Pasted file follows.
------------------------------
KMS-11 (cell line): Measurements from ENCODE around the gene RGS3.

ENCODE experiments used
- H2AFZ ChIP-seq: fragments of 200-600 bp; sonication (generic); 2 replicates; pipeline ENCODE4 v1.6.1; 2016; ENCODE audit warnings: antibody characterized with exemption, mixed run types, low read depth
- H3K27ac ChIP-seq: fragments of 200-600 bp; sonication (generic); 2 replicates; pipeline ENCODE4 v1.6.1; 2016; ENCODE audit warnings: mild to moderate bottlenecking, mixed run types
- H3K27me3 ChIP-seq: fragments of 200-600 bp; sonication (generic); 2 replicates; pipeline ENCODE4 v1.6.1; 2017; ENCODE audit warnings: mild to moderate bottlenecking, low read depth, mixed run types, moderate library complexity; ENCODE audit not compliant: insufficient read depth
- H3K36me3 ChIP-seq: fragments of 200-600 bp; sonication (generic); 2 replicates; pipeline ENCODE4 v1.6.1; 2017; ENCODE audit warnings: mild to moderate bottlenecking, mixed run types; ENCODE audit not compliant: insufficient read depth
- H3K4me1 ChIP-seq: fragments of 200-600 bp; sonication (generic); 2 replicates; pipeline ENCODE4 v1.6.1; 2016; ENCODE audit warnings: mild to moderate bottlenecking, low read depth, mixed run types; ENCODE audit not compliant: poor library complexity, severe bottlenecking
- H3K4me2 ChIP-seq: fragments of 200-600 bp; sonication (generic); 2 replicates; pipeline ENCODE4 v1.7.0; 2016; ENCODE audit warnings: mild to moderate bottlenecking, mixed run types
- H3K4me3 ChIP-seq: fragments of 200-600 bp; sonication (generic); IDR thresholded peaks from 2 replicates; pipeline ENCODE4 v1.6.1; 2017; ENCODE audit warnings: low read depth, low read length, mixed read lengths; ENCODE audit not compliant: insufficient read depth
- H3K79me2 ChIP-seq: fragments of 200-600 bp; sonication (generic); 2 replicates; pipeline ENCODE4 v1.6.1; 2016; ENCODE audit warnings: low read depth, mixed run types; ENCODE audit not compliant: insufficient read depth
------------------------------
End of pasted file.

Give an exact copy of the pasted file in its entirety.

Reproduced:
KMS-11 (cell line): Measurements from ENCODE around the gene RGS3.

ENCODE experiments used
- H2AFZ ChIP-seq: fragments of 200-600 bp; sonication (generic); 2 replicates; pipeline ENCODE4 v1.6.1; 2016; ENCODE audit warnings: antibody characterized with exemption, mixed run types, low read depth
- H3K27ac ChIP-seq: fragments of 200-600 bp; sonication (generic); 2 replicates; pipeline ENCODE4 v1.6.1; 2016; ENCODE audit warnings: mild to moderate bottlenecking, mixed run types
- H3K27me3 ChIP-seq: fragments of 200-600 bp; sonication (generic); 2 replicates; pipeline ENCODE4 v1.6.1; 2017; ENCODE audit warnings: mild to moderate bottlenecking, low read depth, mixed run types, moderate library complexity; ENCODE audit not compliant: insufficient read depth
- H3K36me3 ChIP-seq: fragments of 200-600 bp; sonication (generic); 2 replicates; pipeline ENCODE4 v1.6.1; 2017; ENCODE audit warnings: mild to moderate bottlenecking, mixed run types; ENCODE audit not compliant: insufficient read depth
- H3K4me1 ChIP-seq: fragments of 200-600 bp; sonication (generic); 2 replicates; pipeline ENCODE4 v1.6.1; 2016; ENCODE audit warnings: mild to moderate bottlenecking, low read depth, mixed run types; ENCODE audit not compliant: poor library complexity, severe bottlenecking
- H3K4me2 ChIP-seq: fragments of 200-600 bp; sonication (generic); 2 replicates; pipeline ENCODE4 v1.7.0; 2016; ENCODE audit warnings: mild to moderate bottlenecking, mixed run types
- H3K4me3 ChIP-seq: fragments of 200-600 bp; sonication (generic); IDR thresholded peaks from 2 replicates; pipeline ENCODE4 v1.6.1; 2017; ENCODE audit warnings: low read depth, low read length, mixed read lengths; ENCODE audit not compliant: insufficient read depth
- H3K79me2 ChIP-seq: fragments of 200-600 bp; sonication (generic); 2 replicates; pipeline ENCODE4 v1.6.1; 2016; ENCODE audit warnings: low read depth, mixed run types; ENCODE audit not compliant: insufficient read depth